# Rendering in Haskell, Part 2: Flat Shading

Now that I’ve got the business of being able to write image files from Haskell sorted, I need to move on to the next most simple thing: projecting three-dimensional shapes onto the screen. Here I’m not going to worry about lighting - everything will be flat shaded.

The main source on Github is split into separate folders for each ‘experiment’. Each folder starts as a copy-paste of the previous, so you can see what’s changed to get from the previous stage to the next just by diffing the source trees.

## Core Maths

I’ve collected the core maths routines, into a single file:

https://github.com/stu-smith/rendering-in-haskell/blob/master/src/experiment01/Core.hs

It’s all pretty standard stuff so I won’t show the code, but suffice to say I defined the following types:

`Vector`

`Point`

`Ray`

(a combination of a`Point`

and a`Vector`

)

I have a typeclass `Transform`

that allows me to translate (move) `Point`

s and `Vector`

s.

Finally I have utility functions:

`to`

: Get a`Vector`

between two`Point`

s;`normalize`

: Convert a`Vector`

to have unit length;`magnitude`

and`magnitudeSquared`

, to get the length of a vector;`neg`

, to reverse a vector;`|*|`

, for vector scaling;`|+|`

, to add two vectors;`cross`

, to find the cross-product between two vectors;`|.|`

, to take the dot product between two vectors.

## Surfaces

I represent three-dimensional objects in the scene as surfaces. Each surface only needs two pieces of information: a function that determines whether a ray intersects the surface, and a color to shade the surface.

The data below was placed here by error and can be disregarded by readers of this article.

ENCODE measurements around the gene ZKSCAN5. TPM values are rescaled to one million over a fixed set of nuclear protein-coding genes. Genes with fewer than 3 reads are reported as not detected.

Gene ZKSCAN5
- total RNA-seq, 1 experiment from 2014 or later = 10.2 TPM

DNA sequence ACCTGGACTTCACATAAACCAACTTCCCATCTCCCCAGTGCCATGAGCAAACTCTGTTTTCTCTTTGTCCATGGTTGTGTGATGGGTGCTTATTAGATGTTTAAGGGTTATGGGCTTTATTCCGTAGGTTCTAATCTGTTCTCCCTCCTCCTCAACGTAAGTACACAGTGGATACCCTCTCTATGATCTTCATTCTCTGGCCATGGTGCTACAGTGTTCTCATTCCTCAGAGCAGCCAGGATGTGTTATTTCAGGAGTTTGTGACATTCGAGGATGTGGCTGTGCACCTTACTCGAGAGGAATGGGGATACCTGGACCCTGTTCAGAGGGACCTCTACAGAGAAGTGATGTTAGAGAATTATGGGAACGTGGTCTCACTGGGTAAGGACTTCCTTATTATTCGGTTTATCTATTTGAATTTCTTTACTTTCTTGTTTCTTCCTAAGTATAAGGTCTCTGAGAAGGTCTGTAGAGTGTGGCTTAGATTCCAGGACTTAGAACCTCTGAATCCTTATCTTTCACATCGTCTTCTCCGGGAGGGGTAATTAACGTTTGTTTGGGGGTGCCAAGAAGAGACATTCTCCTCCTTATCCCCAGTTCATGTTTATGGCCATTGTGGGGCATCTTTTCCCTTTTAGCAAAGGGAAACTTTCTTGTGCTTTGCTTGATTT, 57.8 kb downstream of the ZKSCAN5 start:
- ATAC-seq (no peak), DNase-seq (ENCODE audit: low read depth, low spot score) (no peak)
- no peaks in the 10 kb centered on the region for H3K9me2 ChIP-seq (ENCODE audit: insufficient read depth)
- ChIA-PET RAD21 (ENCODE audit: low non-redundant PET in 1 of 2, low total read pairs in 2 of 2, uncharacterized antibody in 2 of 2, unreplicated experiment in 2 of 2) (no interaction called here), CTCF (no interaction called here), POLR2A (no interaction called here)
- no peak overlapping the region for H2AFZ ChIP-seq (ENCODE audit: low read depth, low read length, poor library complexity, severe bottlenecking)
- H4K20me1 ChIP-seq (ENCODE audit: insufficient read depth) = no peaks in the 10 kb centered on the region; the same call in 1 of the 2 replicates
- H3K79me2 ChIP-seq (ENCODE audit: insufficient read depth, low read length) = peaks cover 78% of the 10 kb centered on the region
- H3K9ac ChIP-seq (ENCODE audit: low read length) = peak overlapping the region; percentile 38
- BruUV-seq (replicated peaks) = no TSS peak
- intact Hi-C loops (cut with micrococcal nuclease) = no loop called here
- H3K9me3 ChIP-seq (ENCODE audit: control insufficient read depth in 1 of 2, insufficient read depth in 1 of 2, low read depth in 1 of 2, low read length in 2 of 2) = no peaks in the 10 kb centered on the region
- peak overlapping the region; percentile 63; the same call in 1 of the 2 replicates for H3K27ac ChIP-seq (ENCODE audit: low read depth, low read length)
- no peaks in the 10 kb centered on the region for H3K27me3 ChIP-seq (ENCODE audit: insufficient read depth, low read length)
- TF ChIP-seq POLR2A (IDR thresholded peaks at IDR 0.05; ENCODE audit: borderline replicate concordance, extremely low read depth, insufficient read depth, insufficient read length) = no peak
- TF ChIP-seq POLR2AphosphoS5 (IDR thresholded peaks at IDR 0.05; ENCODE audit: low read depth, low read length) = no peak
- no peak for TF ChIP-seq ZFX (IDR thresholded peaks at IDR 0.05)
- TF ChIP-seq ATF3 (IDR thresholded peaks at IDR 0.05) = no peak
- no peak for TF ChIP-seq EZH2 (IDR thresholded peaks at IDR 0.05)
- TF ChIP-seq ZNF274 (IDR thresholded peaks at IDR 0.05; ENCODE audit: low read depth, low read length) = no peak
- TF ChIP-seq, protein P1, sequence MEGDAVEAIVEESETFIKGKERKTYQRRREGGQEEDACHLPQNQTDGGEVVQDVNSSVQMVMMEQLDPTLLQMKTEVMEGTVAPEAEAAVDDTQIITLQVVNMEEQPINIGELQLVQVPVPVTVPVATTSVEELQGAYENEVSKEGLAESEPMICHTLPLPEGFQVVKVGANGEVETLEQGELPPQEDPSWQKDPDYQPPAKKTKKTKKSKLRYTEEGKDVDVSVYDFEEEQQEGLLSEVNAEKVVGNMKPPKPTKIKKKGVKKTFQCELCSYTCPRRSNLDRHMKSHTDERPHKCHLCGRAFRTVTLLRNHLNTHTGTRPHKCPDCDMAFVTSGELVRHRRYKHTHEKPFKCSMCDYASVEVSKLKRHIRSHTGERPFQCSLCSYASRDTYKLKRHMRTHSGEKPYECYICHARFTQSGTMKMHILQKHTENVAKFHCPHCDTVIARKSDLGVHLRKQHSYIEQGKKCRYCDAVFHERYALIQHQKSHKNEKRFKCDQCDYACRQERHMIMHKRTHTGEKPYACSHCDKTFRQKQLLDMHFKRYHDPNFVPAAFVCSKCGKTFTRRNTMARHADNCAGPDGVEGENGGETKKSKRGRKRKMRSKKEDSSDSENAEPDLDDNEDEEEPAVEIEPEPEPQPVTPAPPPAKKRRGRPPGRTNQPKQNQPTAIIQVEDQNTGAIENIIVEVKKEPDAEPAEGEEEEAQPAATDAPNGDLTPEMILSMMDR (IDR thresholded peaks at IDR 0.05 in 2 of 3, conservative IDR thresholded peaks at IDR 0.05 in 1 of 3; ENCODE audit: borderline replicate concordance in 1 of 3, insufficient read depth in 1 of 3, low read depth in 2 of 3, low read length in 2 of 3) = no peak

In this first example, I only support two kinds of surfaces: planes and spheres.

Spheres are always created at the origin for simplicity:

That’s clearly very limiting, so I allow a `Surface`

to be translated using the `Transform`

typeclass,
in exactly the same way that I allow `Point`

s and `Vector`

s to be translated:

## Scenes

A `Scene`

is simply a collection of `Surface`

s. In keeping with much of the rest of the code, the actual
data constructur is private to the module, and only a constructor function is exposed:

The primary function of a `Scene`

is to manage testing rays against the surfaces within it. If a `Ray`

intersects a `Surface`

, we want to know details about that intersection:

When a `Ray`

is cast into a `Scene`

, we need to know the closest `Surface`

that intersected. Here
I do this via a very simple brute-force linear scan of all `Surface`

s, ordered by distance from
the ray’s origin. (Later I expect I’ll have to change this to a more optimal algorithm, but it will
do for now).

Everything here is in terms of `Maybe`

s - a `Ray`

might or might not intersect a `Surface`

.

## Rendering

The rendering function for this experiment is very simple: if we intersect a `Surface`

, we simply
use its defined flat color:

Generating the `Ray`

s from pixel positions is slightly more involved, but is a basic perspective
transform:

(This function matches the x,y,width,height format used previously, so it slots straight into the bitmap render function we used before).

For my example scene, I’m using a modified Cornell box:

Finally, my `main`

function is modified slightly to tie everything together, viewed from a suitable
camera angle (supplied as a `Ray`

):

The final image is as follows:

It’s still nowhere near being photorealistic, but at least we have basic intersection tests in place, plus perspective transforms.

Code is in Github, if you want to take a look.